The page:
To reduce the amount of cups used, Pret gives a 50p discount for customers who bring their own reusable cup.  

The café chain also partnered with start-up Chilly’s to create branded reusable bottles suitable for both hot and cold drinks. Once purchased, they can be filled up with free water at many Pret locations across the UK.  

Earlier this year, it also promised to launch a new line of cutlery in 2019 that can be composted once used, in a move to limit plastic waste.  

View Pret’s global plastic pledge here: https://www.pret.co.uk/en-gb/sustainability  

costa’s contactless cups

Pret isn’t the only one championing the reusable cup. With contactless payments immensely popular, Costa has tapped into the trend with its ‘Clever Cup’ which allows you to make payments at both the coffee chain and other retailers. What’s more, a 25p drinks discount is given to anyone with the cup, saving single use cups and encouraging customers to be more sustainable.

Carlsberg ditch the plastic ring 

Danish beer brand Carlsberg is phasing in a new ‘snap pack’, which it says will reduce the amount of plastic used in plastic ring multi-packs by 76%. Despite being used widely in manufacturing across the industry for 50 years, Carlsberg is moving towards recyclable glue to package up multiple cans. If you’ve seen the impact of traditional plastic rings on marine life, you’ll know this will make a huge difference to reducing ocean pollution and marine life welfare.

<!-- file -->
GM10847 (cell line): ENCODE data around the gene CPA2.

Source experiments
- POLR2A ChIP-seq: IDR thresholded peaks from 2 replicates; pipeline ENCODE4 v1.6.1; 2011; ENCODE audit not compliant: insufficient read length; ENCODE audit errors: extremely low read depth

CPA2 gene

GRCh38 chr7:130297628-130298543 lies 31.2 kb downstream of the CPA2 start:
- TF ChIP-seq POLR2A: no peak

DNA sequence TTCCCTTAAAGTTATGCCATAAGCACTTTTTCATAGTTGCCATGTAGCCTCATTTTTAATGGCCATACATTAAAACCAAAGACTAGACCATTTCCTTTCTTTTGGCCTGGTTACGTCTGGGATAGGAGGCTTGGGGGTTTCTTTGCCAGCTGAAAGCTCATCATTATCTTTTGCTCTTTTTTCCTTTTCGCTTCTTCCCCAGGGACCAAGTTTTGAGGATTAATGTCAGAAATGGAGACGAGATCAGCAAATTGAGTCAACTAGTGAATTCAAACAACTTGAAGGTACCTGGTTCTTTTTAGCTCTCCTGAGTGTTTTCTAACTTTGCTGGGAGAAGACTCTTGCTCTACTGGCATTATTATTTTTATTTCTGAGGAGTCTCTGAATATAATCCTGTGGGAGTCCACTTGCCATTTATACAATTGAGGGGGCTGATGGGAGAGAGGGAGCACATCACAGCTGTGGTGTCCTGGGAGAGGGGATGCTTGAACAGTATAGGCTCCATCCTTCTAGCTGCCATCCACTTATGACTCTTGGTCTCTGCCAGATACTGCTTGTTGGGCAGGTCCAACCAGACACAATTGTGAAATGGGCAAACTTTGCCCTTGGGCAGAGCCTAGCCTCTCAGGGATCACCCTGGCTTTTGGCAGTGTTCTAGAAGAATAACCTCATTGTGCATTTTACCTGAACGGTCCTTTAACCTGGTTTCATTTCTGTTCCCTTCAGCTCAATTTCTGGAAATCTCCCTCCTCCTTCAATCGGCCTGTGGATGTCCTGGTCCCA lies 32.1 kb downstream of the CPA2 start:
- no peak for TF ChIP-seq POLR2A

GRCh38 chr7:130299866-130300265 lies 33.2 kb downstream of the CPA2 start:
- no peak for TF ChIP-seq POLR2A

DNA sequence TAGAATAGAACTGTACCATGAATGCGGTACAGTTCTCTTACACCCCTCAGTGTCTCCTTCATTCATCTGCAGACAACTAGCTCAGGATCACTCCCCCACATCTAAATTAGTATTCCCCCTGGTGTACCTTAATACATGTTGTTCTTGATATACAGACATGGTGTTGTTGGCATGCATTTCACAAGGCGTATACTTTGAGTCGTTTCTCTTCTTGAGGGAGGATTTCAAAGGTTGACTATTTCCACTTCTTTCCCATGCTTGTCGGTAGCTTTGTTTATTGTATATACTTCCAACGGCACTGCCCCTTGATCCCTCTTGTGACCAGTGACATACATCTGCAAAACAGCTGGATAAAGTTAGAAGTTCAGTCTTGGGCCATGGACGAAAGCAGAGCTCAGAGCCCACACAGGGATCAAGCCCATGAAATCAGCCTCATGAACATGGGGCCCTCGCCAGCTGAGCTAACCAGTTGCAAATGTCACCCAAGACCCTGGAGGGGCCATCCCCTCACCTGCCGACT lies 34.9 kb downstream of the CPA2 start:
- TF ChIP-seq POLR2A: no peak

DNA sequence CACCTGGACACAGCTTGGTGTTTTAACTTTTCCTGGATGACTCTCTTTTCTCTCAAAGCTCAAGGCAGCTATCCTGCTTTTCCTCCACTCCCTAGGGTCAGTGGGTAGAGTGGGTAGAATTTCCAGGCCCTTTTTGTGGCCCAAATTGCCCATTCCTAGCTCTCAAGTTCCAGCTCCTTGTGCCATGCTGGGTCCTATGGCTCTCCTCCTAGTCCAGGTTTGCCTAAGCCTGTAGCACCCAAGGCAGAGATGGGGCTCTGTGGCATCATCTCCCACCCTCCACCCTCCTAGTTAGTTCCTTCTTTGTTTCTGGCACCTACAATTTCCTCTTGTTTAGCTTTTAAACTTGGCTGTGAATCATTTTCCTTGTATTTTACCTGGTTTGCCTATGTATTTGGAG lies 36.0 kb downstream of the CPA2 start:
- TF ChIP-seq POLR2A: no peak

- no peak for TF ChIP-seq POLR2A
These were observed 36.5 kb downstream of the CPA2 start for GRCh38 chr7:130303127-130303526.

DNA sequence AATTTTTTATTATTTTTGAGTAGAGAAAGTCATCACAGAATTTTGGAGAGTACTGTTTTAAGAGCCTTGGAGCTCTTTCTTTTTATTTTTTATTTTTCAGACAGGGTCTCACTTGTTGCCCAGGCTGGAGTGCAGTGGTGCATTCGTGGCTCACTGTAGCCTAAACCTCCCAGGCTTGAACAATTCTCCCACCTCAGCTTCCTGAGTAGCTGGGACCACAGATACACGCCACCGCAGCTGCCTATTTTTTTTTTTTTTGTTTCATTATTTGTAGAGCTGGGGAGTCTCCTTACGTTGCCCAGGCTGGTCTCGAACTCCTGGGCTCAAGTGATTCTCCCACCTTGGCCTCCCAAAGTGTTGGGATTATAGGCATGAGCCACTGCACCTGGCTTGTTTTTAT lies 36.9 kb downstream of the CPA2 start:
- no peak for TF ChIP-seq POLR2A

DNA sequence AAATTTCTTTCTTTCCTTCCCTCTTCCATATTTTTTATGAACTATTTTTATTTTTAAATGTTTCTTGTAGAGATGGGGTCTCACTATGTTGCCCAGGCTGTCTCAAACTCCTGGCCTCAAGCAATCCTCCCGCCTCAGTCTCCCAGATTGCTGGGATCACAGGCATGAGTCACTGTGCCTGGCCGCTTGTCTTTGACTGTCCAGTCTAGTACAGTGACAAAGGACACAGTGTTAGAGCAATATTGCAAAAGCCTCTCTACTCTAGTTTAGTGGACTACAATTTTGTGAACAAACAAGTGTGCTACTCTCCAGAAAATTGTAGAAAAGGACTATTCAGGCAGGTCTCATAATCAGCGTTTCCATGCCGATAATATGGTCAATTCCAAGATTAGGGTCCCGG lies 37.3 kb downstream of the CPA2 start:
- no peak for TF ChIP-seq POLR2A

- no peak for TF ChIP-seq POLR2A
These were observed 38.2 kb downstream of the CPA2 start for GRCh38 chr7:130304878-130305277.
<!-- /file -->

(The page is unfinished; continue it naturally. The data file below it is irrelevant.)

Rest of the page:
Vegware plant based packaging 

Vegware is developing entire ranges of compostable packaging made from plants, offering anything from cups, to salad boxes, sushi trays, bin liners and cutlery. Its products have proved particularly useful for contract caterers and foodservice companies for a range of different foods, and to considerably reduce plastic waste.  

Elior uses Vegware across its business, in stadiums, universities, hospitals, care facilities and more.

 “We use Vegware packaging because it has been produced using lower carbon plant based material and it also has the ability to be composted commercially. Our customers are really behind us using sustainable packaging due to increased awareness of environmental issues, and they also like the design of our sustainable packaging, which is a bonus! As a result of using Vegware we’ve been able to save 39 tonnes of virgin materials and 135 tonnes of carbon – that’s equal to 156 flights from London to New York. As a large business working across many sectors it’s really important for us to be using sustainable products in all of our sites.”